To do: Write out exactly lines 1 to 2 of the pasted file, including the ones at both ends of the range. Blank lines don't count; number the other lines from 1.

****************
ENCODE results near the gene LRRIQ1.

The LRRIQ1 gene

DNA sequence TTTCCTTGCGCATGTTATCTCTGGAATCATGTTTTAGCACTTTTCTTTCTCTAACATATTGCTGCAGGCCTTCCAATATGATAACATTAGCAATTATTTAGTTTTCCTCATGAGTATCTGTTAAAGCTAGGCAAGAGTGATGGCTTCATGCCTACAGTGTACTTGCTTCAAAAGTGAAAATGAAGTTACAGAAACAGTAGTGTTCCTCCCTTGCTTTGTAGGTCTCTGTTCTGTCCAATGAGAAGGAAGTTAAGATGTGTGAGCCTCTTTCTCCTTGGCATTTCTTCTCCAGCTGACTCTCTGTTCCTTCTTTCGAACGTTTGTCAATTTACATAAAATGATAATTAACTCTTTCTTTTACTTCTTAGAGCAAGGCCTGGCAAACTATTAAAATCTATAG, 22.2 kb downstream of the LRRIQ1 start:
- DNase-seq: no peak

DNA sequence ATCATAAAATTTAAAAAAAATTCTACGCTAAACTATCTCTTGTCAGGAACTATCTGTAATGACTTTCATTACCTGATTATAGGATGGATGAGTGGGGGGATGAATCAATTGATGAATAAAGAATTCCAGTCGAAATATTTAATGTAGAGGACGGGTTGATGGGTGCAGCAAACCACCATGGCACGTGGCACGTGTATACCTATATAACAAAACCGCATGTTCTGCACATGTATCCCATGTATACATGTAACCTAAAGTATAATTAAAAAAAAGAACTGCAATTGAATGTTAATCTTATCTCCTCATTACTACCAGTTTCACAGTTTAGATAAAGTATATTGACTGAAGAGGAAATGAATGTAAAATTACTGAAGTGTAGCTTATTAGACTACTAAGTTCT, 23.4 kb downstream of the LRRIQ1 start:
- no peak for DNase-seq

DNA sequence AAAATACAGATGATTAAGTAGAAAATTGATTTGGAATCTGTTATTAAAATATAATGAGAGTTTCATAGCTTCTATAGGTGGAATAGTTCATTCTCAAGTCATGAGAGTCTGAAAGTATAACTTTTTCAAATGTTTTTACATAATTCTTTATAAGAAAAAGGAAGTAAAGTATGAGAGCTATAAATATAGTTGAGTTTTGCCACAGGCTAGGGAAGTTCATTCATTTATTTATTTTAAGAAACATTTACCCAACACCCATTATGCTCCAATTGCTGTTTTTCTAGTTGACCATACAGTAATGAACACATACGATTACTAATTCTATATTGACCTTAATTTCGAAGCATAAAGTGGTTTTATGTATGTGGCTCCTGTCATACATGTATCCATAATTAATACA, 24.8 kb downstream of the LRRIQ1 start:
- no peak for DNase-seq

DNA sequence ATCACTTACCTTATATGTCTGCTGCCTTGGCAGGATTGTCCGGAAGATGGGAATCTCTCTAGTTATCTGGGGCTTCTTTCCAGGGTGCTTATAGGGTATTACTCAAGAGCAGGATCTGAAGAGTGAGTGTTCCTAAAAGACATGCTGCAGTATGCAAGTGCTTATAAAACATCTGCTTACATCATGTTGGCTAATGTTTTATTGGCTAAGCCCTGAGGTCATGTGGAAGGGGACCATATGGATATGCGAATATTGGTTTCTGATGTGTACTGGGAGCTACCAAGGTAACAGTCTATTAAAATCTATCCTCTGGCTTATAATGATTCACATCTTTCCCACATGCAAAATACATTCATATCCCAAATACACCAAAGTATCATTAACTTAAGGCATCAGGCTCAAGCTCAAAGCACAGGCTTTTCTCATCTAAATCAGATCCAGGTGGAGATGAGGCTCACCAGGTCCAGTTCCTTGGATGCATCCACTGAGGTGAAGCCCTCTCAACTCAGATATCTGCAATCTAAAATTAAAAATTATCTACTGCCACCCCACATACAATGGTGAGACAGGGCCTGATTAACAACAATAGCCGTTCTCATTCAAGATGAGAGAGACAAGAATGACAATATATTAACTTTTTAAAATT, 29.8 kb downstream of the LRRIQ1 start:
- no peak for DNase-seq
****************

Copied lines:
ENCODE results near the gene LRRIQ1.

The LRRIQ1 gene